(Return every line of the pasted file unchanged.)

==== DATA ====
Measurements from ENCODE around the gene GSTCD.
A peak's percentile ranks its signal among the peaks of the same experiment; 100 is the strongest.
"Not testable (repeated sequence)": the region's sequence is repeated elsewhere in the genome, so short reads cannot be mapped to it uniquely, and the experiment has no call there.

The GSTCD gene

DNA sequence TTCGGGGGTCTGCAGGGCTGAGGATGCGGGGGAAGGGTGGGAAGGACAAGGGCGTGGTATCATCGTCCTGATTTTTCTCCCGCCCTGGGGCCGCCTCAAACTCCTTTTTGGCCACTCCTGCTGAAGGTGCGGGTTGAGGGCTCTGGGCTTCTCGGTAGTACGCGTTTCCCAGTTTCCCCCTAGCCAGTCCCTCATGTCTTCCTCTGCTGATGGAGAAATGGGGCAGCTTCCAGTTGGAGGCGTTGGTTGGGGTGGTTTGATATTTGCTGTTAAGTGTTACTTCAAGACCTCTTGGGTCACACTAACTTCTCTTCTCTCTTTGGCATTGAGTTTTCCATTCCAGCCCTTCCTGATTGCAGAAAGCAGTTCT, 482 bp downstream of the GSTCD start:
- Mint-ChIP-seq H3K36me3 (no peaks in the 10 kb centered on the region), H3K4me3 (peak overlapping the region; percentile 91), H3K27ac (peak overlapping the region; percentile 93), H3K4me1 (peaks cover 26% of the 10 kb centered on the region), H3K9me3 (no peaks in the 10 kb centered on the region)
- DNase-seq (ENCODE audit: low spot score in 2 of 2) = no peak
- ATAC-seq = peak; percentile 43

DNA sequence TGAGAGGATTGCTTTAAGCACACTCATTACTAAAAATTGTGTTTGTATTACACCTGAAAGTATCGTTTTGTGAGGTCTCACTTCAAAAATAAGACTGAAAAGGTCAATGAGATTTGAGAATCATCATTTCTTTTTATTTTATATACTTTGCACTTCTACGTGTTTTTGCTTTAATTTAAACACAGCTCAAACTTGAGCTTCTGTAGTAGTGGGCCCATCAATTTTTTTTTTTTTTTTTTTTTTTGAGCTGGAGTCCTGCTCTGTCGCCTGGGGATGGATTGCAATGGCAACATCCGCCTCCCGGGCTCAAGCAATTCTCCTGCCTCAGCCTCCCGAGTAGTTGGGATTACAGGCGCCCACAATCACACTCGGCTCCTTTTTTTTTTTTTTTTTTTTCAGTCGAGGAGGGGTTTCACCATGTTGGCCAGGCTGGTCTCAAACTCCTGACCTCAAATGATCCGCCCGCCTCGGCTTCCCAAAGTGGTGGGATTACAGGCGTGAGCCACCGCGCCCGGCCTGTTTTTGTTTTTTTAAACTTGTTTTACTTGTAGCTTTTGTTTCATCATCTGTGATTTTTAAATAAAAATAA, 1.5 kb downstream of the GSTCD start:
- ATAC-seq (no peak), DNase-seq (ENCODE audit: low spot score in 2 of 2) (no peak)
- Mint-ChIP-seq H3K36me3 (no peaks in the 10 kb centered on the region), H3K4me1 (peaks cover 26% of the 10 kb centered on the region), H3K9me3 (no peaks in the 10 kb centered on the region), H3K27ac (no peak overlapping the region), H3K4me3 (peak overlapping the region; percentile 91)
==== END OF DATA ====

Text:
Measurements from ENCODE around the gene GSTCD.
A peak's percentile ranks its signal among the peaks of the same experiment; 100 is the strongest.
"Not testable (repeated sequence)": the region's sequence is repeated elsewhere in the genome, so short reads cannot be mapped to it uniquely, and the experiment has no call there.

The GSTCD gene

DNA sequence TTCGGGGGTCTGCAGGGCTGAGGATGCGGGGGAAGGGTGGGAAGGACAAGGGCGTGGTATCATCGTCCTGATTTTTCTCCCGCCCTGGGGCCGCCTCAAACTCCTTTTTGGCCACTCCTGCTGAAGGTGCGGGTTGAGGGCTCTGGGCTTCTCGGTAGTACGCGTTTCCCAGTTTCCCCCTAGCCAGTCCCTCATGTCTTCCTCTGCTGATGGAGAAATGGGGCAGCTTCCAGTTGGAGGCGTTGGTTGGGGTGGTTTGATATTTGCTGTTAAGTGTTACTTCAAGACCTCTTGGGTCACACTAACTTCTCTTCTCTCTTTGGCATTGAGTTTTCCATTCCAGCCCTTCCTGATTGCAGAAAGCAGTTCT, 482 bp downstream of the GSTCD start:
- Mint-ChIP-seq H3K36me3 (no peaks in the 10 kb centered on the region), H3K4me3 (peak overlapping the region; percentile 91), H3K27ac (peak overlapping the region; percentile 93), H3K4me1 (peaks cover 26% of the 10 kb centered on the region), H3K9me3 (no peaks in the 10 kb centered on the region)
- DNase-seq (ENCODE audit: low spot score in 2 of 2) = no peak
- ATAC-seq = peak; percentile 43

DNA sequence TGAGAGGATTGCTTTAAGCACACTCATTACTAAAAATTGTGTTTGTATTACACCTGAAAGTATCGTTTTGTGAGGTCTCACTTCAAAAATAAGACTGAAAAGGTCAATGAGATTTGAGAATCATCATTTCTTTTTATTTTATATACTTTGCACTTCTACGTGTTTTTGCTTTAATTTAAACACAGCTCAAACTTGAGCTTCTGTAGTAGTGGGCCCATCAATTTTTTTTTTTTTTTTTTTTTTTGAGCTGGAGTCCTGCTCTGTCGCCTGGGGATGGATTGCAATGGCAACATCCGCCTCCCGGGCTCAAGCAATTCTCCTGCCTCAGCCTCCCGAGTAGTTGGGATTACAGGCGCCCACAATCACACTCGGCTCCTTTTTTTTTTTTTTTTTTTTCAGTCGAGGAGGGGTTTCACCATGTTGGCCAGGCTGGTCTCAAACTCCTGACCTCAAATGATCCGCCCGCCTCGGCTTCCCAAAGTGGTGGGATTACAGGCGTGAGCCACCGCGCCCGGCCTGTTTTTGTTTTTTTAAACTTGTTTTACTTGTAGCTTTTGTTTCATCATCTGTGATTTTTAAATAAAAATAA, 1.5 kb downstream of the GSTCD start:
- ATAC-seq (no peak), DNase-seq (ENCODE audit: low spot score in 2 of 2) (no peak)
- Mint-ChIP-seq H3K36me3 (no peaks in the 10 kb centered on the region), H3K4me1 (peaks cover 26% of the 10 kb centered on the region), H3K9me3 (no peaks in the 10 kb centered on the region), H3K27ac (no peak overlapping the region), H3K4me3 (peak overlapping the region; percentile 91)